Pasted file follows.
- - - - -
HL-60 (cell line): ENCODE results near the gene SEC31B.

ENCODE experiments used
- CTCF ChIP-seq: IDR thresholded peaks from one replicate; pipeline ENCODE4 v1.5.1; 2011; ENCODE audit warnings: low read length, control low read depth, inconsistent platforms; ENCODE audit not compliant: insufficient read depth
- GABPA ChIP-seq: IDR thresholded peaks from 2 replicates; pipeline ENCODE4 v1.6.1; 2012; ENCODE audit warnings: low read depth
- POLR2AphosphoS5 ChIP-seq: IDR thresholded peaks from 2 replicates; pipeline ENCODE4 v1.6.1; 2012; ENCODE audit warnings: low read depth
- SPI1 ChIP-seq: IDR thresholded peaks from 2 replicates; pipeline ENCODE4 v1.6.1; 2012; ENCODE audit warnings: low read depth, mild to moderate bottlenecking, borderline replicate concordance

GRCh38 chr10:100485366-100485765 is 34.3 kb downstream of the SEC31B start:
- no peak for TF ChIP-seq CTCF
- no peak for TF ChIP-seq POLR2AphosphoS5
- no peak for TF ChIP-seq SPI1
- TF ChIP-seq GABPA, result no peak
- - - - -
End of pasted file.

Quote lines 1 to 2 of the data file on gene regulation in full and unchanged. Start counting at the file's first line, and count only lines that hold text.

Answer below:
HL-60 (cell line): ENCODE results near the gene SEC31B.

ENCODE experiments used